It has been a long time since anyone had to settle for the retrofitted gasoline engines that General Motors Corp. passed off as diesels in the 1970s fuel crisis, but that image lingers.

The technology has taken such a black eye from its dirty past that many now shun the word "diesel" for a more politically correct (and more obtuse) "compression ignition," in reference to the process of using pressure to ignite the fuel instead of the spark system in a gasoline engine.

And even though just about every major automaker is counting on some form of diesel hybrid/electric system to help them bridge the gap between conventional gasoline engines and the anticipated age of fuel cells, it is by no means clear that diesels will be able to do the job.

While a diesel engine does a great job on energy efficiency, besting even gasoline for energy density, current technology lags behind gas engines for controlling oxides of nitrogen (NOx) and particulates (PM).

In fact, when Vice President Al Gore participated in a highly publicized press conference expressing confidence in the diesel engine as a future powertrain, the environmental community roundly chastised him because expected future emissions rules would allow diesels to produce four times as much PM emissions as gasoline.

In technical terms, gasoline engines are expected to be required to emit no more than 0.01 grams per mile of PM per mile by 2004, while diesels are expected to be allowed to hit 0.04 gpm. The new guidelines are likely to be part of the new Tier II emission rules to be rolled out this summer. The U.S. Environmental Protection Agency can't enforce the new emission rules until 2004.

Mr. Gore "clarified" his position with the automakers and let developers know that if they want to use a diesel in the car of the future, it has to produce the same level or fewer PM emissions than gasoline engines. That means diesels have to hit 0.01 gpm, too.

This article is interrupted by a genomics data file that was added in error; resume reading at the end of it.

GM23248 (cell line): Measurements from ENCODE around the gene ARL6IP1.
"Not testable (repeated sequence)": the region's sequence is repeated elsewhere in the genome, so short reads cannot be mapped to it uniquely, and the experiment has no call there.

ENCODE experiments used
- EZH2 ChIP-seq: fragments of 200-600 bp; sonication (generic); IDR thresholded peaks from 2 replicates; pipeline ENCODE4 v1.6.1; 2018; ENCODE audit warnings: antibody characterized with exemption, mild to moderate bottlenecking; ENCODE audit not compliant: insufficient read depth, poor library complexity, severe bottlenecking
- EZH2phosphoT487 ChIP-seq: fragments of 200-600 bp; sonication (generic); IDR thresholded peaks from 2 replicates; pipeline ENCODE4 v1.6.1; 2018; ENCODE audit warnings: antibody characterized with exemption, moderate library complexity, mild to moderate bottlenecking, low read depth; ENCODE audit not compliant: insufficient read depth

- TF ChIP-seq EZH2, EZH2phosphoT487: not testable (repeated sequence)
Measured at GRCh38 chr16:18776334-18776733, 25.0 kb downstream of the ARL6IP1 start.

And while Europe has been willing to cut the diesel a little bit of emission slack in exchange for the fuel economy, it is doubtful the powertrain will get any such break in the U.S. even if 0.01 proves to be an especially elusive goal.

The California Air Resources Board, which tends to set trends for the rest of the world on emissions, is leading the fight to make diesel emissions a "toxic substance" - hardly an environment ripe for compromising. So it looks like 0.01 it will be.

The problem is, no one really knows how to get there right now. And many of the things developers do to control PM can make NOx worse. The clock is ticking because many of the tougher rules are expected to take effect in time for the 2004 model year.

That's when the Partnership for the New Generation of Vehicles (PNGV) will roll out its production prototype for an alternative sedan that gets 80 mpg without sacrificing performance or passenger and storage space.

There's nary a mention of diesel in the latest PNGV press release, which spells out the future direction of the program. Compression ignition is mentioned once, almost as an aside.

Although the latest PNGV release doesn't narrow the powertrain to a diesel-electric hybrid, most experts agree there's no way to get 80 mpg unless a diesel is part of the final solution. Even PNGV apparently is avoiding the diesel stigma.